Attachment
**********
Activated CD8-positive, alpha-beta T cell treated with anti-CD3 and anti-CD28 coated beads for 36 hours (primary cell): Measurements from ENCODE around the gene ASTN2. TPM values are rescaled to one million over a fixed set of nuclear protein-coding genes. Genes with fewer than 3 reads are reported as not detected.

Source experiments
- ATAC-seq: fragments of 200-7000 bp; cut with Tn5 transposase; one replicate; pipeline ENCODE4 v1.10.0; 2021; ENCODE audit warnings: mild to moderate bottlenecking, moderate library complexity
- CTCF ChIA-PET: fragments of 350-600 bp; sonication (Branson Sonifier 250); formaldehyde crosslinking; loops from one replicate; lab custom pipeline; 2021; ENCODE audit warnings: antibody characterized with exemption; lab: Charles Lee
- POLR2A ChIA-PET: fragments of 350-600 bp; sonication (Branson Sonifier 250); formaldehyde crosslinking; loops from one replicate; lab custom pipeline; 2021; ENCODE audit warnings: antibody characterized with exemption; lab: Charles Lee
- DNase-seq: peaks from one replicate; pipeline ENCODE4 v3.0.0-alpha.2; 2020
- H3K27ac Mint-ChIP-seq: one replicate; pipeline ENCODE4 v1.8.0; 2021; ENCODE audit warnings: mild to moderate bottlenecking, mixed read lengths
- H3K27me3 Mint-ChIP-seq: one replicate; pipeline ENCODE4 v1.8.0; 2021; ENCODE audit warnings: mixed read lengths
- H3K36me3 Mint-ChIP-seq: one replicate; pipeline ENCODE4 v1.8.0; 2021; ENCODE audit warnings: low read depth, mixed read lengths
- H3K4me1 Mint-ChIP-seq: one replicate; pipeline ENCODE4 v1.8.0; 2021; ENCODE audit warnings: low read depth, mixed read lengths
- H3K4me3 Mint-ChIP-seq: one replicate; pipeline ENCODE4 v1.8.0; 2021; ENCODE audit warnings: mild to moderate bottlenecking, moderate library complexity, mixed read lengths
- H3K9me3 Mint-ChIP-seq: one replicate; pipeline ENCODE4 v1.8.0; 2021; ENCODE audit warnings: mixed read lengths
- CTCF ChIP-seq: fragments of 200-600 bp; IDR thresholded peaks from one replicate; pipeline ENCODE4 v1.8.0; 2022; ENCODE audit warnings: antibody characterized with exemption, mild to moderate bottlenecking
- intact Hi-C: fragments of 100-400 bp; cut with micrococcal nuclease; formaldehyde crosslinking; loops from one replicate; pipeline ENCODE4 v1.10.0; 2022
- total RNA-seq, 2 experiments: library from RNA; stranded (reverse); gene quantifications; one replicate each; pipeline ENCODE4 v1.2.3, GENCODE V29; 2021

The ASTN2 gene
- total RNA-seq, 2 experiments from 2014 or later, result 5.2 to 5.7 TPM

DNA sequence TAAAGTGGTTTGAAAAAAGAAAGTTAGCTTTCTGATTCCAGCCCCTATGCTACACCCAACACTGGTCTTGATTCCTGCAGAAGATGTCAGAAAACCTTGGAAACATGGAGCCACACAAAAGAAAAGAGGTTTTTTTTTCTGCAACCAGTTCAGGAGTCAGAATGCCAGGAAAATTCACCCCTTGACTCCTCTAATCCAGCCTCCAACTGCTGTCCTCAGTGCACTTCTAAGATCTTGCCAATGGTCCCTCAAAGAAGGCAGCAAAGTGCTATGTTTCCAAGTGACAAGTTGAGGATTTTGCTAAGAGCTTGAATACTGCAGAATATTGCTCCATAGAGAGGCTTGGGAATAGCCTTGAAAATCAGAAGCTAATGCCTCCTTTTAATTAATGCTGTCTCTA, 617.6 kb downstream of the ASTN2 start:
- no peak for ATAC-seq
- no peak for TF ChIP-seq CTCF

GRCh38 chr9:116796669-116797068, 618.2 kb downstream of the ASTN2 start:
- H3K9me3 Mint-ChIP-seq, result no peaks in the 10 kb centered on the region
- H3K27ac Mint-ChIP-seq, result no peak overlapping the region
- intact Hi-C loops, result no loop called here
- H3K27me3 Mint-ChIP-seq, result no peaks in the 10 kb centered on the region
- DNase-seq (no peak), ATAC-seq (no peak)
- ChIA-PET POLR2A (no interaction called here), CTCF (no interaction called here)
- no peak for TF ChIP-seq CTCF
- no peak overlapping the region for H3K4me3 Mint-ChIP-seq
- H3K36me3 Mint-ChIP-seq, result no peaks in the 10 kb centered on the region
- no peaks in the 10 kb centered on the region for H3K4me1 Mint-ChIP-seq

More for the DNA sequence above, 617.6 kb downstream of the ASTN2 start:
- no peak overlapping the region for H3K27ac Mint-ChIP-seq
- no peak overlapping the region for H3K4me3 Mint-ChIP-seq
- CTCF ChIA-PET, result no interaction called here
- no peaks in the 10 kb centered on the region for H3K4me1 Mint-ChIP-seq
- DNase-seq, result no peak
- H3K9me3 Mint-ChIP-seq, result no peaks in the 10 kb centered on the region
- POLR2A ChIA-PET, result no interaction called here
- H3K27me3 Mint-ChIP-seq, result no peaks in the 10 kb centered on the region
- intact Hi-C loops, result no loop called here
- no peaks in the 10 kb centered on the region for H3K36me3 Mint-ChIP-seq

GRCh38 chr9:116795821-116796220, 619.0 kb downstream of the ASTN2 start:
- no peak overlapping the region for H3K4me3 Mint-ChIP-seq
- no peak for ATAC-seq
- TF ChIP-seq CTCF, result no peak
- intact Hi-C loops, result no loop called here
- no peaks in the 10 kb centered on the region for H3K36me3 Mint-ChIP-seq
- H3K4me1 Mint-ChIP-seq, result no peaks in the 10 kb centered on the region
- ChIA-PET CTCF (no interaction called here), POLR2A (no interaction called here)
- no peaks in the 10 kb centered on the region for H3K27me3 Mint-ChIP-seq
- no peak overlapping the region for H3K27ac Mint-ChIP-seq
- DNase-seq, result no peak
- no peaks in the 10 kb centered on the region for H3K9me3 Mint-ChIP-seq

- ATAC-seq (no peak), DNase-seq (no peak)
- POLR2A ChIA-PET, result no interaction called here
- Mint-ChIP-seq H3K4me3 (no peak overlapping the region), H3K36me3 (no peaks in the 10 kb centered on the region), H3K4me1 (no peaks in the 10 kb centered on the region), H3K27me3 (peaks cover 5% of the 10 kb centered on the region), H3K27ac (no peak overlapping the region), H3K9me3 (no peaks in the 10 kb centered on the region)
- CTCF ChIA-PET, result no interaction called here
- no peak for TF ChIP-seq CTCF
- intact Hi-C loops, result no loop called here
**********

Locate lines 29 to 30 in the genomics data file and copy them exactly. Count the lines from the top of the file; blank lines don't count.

- no peak overlapping the region for H3K4me3 Mint-ChIP-seq
- H3K36me3 Mint-ChIP-seq, result no peaks in the 10 kb centered on the region